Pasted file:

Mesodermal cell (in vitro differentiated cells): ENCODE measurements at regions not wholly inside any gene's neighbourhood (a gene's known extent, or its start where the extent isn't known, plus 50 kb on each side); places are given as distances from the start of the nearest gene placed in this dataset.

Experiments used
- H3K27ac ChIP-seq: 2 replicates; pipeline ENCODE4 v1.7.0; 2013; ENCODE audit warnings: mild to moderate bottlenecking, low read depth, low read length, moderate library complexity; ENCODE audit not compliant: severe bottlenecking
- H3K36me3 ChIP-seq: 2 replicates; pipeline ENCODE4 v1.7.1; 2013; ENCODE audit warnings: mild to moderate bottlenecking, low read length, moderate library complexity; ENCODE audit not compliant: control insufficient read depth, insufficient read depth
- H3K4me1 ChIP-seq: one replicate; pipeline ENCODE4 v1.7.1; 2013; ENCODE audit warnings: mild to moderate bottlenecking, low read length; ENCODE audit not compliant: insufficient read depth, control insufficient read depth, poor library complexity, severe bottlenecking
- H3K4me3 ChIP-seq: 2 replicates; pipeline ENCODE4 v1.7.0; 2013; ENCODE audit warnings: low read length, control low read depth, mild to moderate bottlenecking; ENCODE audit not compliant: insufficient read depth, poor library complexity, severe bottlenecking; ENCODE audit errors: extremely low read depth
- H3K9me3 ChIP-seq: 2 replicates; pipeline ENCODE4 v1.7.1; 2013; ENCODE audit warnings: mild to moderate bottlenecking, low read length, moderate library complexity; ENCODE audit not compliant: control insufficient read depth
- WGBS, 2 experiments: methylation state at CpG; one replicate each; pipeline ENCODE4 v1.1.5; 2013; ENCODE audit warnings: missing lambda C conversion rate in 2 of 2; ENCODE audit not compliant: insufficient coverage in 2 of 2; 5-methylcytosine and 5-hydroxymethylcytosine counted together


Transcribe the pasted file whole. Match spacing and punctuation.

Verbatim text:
Mesodermal cell (in vitro differentiated cells): ENCODE measurements at regions not wholly inside any gene's neighbourhood (a gene's known extent, or its start where the extent isn't known, plus 50 kb on each side); places are given as distances from the start of the nearest gene placed in this dataset.

Experiments used
- H3K27ac ChIP-seq: 2 replicates; pipeline ENCODE4 v1.7.0; 2013; ENCODE audit warnings: mild to moderate bottlenecking, low read depth, low read length, moderate library complexity; ENCODE audit not compliant: severe bottlenecking
- H3K36me3 ChIP-seq: 2 replicates; pipeline ENCODE4 v1.7.1; 2013; ENCODE audit warnings: mild to moderate bottlenecking, low read length, moderate library complexity; ENCODE audit not compliant: control insufficient read depth, insufficient read depth
- H3K4me1 ChIP-seq: one replicate; pipeline ENCODE4 v1.7.1; 2013; ENCODE audit warnings: mild to moderate bottlenecking, low read length; ENCODE audit not compliant: insufficient read depth, control insufficient read depth, poor library complexity, severe bottlenecking
- H3K4me3 ChIP-seq: 2 replicates; pipeline ENCODE4 v1.7.0; 2013; ENCODE audit warnings: low read length, control low read depth, mild to moderate bottlenecking; ENCODE audit not compliant: insufficient read depth, poor library complexity, severe bottlenecking; ENCODE audit errors: extremely low read depth
- H3K9me3 ChIP-seq: 2 replicates; pipeline ENCODE4 v1.7.1; 2013; ENCODE audit warnings: mild to moderate bottlenecking, low read length, moderate library complexity; ENCODE audit not compliant: control insufficient read depth
- WGBS, 2 experiments: methylation state at CpG; one replicate each; pipeline ENCODE4 v1.1.5; 2013; ENCODE audit warnings: missing lambda C conversion rate in 2 of 2; ENCODE audit not compliant: insufficient coverage in 2 of 2; 5-methylcytosine and 5-hydroxymethylcytosine counted together